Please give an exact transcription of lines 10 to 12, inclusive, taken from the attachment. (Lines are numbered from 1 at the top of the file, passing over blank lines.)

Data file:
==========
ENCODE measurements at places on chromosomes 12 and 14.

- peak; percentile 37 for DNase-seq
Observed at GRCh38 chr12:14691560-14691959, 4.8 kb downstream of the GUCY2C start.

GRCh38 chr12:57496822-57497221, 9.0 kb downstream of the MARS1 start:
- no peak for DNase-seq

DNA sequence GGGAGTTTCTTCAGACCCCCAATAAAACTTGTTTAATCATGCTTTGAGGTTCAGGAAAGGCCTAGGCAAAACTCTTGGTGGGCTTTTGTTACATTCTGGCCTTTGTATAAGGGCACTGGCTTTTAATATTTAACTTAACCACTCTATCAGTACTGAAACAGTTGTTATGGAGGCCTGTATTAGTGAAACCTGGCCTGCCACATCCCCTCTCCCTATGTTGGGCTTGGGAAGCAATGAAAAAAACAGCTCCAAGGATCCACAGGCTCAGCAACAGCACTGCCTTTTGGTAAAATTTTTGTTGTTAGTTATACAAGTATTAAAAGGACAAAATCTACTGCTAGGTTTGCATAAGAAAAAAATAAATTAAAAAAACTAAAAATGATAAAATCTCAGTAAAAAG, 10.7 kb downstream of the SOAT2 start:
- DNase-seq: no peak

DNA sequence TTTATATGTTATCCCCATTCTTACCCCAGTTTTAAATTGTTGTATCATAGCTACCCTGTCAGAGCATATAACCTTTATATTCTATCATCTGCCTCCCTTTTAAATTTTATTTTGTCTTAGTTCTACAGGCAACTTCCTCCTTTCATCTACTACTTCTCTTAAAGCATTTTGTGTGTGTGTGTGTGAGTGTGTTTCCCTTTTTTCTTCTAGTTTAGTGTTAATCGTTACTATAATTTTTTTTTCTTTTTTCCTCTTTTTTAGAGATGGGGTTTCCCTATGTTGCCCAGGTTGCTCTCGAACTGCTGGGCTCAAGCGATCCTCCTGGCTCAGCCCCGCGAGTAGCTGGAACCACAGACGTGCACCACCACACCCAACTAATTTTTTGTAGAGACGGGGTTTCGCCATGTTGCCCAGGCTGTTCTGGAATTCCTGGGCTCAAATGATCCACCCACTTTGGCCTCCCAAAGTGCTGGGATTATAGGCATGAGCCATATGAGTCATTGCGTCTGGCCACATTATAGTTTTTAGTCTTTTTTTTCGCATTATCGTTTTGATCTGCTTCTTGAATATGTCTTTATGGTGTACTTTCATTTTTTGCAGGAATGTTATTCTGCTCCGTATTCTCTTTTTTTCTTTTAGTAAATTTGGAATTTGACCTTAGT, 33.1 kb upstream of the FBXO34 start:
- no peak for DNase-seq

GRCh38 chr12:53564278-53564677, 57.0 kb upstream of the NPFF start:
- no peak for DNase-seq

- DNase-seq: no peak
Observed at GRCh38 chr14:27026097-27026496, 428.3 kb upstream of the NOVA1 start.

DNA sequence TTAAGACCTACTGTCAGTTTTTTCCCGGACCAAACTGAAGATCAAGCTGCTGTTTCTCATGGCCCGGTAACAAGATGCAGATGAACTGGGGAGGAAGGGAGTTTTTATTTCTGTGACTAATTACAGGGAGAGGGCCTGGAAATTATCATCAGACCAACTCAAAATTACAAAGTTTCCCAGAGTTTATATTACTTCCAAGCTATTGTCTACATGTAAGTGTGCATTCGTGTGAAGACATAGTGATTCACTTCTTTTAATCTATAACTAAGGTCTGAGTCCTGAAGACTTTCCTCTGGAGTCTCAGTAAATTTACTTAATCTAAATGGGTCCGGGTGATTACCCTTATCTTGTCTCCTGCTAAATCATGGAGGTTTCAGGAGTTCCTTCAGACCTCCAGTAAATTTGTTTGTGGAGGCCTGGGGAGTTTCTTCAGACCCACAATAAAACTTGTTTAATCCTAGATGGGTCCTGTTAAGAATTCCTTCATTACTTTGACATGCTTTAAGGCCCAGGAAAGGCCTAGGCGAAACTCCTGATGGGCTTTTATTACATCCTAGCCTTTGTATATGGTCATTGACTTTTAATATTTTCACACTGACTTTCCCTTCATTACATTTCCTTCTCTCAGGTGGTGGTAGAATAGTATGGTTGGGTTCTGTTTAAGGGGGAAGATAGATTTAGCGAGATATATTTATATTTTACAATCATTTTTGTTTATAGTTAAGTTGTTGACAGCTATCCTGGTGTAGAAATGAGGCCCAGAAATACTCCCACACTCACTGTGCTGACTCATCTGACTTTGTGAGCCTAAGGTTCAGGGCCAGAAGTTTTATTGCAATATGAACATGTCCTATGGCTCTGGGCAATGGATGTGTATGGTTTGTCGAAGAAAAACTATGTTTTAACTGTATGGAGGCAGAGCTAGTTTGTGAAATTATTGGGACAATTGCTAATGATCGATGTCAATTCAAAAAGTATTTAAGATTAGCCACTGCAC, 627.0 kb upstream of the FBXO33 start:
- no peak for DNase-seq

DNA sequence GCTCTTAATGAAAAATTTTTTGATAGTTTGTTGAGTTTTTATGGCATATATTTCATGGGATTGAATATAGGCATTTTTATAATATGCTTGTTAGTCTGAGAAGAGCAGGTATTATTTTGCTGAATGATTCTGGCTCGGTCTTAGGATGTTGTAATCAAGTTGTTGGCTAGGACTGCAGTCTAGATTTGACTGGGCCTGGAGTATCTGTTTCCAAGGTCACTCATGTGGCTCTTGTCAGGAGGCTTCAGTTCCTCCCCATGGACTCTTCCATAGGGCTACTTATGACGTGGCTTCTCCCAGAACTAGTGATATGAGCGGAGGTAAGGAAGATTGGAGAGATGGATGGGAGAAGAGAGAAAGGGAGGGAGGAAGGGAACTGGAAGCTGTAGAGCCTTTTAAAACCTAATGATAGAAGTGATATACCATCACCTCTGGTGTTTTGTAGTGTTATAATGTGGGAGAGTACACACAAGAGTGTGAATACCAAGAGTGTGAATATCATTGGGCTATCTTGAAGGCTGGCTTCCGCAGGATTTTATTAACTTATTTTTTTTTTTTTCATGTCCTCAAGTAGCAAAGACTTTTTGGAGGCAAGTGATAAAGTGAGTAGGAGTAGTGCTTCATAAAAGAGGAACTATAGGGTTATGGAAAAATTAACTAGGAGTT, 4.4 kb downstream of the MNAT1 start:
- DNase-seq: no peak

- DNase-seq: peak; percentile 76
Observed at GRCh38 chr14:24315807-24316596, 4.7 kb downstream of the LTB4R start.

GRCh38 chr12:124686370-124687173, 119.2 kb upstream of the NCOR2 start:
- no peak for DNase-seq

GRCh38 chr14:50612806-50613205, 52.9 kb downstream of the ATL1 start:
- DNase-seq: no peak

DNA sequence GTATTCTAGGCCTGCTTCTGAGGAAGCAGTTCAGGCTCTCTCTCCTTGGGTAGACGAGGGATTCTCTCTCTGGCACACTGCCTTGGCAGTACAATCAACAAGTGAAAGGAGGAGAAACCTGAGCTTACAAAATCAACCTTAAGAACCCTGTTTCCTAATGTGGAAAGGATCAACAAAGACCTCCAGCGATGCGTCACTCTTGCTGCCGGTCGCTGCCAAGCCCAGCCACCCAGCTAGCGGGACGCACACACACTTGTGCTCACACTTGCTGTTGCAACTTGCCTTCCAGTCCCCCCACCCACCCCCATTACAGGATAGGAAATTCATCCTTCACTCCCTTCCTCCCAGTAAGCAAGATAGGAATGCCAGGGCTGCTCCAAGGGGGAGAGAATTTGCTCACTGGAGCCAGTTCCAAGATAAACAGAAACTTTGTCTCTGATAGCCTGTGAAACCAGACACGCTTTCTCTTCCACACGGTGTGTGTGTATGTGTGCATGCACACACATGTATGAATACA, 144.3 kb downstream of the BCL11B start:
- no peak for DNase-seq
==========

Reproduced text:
GRCh38 chr12:53564278-53564677, 57.0 kb upstream of the NPFF start:
- no peak for DNase-seq

- DNase-seq: no peak